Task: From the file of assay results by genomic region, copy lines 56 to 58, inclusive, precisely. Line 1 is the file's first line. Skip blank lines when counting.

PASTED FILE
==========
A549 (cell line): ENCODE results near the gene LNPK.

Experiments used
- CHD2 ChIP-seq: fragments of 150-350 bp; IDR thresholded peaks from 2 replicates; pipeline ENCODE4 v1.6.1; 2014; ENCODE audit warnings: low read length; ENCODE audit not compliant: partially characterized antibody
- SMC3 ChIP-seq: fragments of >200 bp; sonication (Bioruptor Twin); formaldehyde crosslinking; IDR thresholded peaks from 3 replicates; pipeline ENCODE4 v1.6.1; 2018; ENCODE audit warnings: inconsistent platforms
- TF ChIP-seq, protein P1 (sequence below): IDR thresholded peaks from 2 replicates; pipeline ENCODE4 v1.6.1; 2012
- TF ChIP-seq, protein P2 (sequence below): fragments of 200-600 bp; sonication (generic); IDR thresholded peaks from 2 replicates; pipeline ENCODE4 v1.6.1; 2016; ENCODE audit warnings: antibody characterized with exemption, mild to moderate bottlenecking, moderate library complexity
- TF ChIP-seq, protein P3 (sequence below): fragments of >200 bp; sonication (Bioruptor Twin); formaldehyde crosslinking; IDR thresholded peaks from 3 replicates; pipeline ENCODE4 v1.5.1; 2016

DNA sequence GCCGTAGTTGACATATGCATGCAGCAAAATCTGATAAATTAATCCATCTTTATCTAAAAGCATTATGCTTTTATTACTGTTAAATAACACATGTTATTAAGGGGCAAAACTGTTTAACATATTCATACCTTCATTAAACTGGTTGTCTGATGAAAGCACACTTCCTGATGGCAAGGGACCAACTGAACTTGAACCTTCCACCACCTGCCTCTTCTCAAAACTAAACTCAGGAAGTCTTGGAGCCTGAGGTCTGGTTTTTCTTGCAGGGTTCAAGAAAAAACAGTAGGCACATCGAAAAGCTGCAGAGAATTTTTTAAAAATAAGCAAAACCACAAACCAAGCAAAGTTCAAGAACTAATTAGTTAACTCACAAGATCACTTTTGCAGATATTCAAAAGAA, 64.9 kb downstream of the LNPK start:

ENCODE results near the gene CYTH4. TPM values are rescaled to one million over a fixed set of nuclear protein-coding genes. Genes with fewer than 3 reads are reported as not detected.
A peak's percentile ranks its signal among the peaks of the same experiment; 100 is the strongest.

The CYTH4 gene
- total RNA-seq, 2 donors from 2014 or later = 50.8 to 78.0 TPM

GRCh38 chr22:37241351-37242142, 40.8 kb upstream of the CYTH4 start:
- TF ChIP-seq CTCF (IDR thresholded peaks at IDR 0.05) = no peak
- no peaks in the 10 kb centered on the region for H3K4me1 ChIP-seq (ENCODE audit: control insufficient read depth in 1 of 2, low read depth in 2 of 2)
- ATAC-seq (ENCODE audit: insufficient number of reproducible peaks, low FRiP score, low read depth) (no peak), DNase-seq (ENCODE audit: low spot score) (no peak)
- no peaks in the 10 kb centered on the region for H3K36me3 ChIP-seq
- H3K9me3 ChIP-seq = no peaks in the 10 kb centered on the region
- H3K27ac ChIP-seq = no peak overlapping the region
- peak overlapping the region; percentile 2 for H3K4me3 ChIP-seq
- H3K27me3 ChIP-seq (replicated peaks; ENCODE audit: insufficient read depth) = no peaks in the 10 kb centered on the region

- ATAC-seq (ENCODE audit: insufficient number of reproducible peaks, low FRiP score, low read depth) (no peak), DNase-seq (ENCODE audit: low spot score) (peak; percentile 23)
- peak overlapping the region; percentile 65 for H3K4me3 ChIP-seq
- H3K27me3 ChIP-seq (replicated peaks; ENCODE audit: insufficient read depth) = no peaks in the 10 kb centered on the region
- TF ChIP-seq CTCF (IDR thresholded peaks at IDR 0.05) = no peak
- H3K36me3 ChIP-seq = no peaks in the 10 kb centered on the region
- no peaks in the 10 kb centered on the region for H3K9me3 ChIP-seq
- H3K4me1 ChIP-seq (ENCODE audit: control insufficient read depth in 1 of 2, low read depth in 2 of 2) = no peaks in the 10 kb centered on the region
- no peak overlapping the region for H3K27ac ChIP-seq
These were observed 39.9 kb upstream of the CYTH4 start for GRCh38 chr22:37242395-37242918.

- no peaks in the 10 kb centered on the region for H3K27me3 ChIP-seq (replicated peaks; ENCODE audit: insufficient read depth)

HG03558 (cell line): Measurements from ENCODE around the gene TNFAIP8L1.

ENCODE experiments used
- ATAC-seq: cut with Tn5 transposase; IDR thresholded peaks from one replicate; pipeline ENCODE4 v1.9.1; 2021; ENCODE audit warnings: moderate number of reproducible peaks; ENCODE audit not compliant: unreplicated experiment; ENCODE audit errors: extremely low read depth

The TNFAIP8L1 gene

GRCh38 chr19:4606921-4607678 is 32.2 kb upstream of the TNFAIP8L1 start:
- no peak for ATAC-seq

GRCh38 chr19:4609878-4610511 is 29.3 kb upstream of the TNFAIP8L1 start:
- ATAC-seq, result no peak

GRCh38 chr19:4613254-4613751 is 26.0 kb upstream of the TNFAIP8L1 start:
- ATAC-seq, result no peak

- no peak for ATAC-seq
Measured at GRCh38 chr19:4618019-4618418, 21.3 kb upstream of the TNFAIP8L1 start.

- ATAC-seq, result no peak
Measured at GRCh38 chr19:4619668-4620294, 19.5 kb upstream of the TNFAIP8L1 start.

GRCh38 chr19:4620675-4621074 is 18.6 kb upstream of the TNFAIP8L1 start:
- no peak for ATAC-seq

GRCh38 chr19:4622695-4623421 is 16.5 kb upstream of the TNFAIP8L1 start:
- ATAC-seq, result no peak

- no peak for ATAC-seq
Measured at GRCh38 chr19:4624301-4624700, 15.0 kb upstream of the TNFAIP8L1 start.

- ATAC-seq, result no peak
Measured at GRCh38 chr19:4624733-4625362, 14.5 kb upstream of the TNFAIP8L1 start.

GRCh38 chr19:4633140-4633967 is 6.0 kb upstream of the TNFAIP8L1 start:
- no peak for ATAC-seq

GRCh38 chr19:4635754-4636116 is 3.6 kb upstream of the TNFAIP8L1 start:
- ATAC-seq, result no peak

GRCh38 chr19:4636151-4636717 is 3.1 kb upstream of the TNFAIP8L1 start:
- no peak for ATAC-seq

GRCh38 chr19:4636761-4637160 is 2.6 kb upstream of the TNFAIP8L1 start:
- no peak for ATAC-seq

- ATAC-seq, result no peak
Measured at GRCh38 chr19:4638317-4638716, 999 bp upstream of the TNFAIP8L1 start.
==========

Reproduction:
GRCh38 chr19:4635754-4636116 is 3.6 kb upstream of the TNFAIP8L1 start:
- ATAC-seq, result no peak

GRCh38 chr19:4636151-4636717 is 3.1 kb upstream of the TNFAIP8L1 start: